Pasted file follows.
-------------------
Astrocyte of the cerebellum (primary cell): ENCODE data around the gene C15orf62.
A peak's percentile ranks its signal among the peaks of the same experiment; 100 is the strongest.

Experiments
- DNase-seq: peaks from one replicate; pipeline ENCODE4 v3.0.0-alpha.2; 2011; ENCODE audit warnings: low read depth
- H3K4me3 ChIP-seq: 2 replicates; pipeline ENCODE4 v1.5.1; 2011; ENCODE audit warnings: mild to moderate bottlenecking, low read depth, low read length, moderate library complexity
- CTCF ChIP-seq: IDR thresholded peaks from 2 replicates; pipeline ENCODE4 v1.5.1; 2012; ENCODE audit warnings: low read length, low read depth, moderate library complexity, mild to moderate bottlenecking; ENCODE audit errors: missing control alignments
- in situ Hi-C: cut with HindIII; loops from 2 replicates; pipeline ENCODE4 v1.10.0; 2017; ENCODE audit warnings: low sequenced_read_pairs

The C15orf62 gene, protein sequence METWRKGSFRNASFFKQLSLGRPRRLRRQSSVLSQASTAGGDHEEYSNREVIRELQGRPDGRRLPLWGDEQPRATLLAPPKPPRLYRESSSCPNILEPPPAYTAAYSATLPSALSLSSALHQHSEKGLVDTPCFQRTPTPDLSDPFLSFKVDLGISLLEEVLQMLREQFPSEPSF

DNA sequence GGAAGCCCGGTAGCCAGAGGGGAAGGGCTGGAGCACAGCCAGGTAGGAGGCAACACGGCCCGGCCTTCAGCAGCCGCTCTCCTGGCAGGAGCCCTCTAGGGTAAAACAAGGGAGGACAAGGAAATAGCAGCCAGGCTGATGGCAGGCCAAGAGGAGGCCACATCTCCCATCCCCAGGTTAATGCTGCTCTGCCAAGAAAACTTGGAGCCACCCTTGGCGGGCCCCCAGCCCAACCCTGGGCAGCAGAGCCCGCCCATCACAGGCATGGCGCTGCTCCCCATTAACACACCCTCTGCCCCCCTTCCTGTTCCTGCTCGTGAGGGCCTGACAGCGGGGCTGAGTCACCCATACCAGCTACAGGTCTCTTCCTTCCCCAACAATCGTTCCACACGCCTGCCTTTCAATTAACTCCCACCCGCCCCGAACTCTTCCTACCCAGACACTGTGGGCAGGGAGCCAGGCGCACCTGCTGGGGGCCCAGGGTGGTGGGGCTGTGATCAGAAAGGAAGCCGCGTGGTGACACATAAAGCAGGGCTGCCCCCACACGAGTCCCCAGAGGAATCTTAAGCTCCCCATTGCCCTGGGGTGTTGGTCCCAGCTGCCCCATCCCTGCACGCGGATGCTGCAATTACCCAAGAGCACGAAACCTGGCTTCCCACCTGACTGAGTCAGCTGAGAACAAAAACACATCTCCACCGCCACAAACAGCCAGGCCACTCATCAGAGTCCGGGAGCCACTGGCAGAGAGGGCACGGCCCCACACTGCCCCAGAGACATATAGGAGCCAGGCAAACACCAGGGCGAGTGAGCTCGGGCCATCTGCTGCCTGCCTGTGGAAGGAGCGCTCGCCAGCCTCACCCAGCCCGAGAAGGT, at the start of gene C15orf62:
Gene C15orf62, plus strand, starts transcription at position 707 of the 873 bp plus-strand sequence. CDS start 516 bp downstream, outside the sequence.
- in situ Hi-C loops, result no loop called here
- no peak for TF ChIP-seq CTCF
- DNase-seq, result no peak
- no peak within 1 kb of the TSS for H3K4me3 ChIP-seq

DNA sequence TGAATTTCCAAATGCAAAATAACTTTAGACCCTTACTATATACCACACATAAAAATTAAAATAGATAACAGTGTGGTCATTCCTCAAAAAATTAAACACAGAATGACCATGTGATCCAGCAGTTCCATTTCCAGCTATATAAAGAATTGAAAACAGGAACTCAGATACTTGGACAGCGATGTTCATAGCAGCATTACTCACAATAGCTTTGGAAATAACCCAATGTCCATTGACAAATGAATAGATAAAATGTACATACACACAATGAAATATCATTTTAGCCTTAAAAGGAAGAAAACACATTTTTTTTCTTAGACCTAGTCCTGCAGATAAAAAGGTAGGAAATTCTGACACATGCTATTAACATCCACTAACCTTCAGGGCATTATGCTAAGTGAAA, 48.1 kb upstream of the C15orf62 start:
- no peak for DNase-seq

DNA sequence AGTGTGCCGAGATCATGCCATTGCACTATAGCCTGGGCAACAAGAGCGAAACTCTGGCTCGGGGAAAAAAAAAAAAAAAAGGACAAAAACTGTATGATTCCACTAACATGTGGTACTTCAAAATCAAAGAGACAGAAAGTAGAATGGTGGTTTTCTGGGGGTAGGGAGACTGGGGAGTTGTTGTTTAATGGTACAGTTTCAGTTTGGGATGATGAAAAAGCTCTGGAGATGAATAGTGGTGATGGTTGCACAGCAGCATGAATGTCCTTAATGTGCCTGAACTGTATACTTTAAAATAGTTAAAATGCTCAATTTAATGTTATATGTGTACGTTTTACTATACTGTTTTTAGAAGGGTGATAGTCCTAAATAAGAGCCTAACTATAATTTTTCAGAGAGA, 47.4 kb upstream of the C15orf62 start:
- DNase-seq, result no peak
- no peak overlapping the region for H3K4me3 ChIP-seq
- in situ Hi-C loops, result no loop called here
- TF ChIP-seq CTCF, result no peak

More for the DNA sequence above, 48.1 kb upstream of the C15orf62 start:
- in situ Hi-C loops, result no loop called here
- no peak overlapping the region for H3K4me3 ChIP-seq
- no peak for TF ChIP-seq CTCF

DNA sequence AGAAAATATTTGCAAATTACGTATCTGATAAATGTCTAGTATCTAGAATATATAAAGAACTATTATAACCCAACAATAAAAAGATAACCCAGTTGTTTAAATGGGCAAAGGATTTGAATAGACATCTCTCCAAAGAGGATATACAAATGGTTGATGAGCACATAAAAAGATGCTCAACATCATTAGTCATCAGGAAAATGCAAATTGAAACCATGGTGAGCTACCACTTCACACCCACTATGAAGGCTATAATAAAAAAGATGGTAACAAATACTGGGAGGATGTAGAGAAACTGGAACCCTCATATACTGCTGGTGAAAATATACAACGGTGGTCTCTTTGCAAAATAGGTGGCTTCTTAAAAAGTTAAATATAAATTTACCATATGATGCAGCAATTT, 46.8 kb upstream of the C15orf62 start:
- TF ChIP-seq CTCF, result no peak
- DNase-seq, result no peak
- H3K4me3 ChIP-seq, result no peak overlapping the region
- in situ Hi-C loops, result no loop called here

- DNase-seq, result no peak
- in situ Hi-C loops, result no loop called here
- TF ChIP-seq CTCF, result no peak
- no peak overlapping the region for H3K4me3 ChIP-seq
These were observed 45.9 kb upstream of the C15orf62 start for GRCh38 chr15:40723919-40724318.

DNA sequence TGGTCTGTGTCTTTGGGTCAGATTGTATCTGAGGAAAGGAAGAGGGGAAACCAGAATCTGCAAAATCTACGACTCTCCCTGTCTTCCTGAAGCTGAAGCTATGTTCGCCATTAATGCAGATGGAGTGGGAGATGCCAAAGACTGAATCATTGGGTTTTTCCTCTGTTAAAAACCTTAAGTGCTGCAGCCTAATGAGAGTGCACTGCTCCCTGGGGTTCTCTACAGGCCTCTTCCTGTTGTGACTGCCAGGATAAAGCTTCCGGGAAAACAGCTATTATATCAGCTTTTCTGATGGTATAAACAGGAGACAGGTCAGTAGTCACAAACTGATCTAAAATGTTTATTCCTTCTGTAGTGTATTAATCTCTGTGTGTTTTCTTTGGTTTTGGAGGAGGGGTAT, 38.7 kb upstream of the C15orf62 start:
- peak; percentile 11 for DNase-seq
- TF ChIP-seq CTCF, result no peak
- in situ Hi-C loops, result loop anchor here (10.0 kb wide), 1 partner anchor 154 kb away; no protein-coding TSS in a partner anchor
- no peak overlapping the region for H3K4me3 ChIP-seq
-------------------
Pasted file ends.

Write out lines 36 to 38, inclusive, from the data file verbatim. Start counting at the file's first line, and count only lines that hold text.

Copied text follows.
DNA sequence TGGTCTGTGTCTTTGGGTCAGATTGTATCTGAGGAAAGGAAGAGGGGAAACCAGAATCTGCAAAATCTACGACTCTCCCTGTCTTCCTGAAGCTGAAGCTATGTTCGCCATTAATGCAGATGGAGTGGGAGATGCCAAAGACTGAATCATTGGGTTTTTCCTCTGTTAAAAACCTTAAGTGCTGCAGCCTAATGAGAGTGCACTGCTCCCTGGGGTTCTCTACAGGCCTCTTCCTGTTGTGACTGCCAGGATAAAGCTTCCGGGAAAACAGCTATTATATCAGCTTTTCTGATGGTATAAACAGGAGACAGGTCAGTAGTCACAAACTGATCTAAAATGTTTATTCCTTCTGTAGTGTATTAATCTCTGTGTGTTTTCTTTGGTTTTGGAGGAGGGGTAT, 38.7 kb upstream of the C15orf62 start:
- peak; percentile 11 for DNase-seq
- TF ChIP-seq CTCF, result no peak